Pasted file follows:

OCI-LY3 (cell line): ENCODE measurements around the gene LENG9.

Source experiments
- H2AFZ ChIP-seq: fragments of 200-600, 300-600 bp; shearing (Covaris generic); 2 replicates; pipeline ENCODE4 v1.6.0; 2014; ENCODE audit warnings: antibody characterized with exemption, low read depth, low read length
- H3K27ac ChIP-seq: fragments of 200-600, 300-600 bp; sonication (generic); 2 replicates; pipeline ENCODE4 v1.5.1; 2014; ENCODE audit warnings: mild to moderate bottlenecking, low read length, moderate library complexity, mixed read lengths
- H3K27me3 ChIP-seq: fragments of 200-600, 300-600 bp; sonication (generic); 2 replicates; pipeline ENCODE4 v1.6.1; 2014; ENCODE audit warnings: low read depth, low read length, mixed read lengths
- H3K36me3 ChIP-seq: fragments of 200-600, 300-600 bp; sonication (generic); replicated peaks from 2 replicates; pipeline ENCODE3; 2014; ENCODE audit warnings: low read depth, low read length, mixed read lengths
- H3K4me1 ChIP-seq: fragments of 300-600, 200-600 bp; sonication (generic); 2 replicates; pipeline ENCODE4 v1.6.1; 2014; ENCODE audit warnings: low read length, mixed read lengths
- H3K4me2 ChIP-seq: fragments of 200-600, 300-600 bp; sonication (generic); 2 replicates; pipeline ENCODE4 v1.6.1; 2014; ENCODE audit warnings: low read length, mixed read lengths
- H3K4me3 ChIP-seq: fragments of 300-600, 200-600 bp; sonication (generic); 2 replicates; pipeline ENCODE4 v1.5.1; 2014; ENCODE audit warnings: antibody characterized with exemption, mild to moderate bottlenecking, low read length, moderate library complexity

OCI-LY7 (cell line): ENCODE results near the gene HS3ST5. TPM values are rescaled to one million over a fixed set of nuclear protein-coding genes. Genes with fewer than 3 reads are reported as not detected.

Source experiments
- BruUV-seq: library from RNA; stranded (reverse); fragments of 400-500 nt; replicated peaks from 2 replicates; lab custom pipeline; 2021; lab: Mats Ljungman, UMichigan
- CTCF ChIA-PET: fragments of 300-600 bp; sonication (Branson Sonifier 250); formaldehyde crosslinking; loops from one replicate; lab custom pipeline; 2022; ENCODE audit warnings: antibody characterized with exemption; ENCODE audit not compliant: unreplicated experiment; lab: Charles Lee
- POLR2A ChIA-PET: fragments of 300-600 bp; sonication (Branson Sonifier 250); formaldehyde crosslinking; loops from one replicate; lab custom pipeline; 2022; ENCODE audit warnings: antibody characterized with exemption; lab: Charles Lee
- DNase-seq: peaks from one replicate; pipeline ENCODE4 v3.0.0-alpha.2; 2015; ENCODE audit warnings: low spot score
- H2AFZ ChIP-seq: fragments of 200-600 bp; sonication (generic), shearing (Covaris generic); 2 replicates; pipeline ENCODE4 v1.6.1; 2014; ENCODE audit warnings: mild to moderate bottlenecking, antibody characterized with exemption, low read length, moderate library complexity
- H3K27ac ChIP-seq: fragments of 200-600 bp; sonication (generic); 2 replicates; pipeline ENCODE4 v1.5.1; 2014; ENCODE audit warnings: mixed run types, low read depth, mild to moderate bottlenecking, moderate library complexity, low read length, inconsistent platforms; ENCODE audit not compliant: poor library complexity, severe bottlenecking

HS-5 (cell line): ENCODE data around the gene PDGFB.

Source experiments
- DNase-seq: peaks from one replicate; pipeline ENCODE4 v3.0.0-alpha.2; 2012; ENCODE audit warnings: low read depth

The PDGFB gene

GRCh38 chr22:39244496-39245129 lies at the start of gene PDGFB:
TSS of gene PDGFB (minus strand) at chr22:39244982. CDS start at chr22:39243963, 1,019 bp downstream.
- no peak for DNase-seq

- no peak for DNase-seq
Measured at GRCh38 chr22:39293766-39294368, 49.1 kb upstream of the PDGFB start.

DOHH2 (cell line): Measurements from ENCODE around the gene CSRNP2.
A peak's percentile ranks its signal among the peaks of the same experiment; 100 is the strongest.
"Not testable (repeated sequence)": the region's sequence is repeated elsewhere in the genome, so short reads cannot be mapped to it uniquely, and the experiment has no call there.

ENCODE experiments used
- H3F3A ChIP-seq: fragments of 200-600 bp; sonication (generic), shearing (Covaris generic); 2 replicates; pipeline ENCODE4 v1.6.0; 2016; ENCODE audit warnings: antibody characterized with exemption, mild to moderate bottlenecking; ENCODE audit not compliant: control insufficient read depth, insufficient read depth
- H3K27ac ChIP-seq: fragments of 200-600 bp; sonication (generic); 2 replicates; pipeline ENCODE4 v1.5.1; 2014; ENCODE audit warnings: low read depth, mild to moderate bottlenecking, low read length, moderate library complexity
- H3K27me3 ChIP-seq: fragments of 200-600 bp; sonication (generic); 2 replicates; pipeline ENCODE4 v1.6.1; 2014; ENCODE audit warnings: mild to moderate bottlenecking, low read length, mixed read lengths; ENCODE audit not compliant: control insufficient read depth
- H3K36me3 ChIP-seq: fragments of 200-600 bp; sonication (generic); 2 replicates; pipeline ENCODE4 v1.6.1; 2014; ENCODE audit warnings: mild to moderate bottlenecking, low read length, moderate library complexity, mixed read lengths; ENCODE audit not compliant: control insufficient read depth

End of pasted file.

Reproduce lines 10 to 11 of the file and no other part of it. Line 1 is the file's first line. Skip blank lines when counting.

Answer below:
OCI-LY7 (cell line): ENCODE results near the gene HS3ST5. TPM values are rescaled to one million over a fixed set of nuclear protein-coding genes. Genes with fewer than 3 reads are reported as not detected.

Source experiments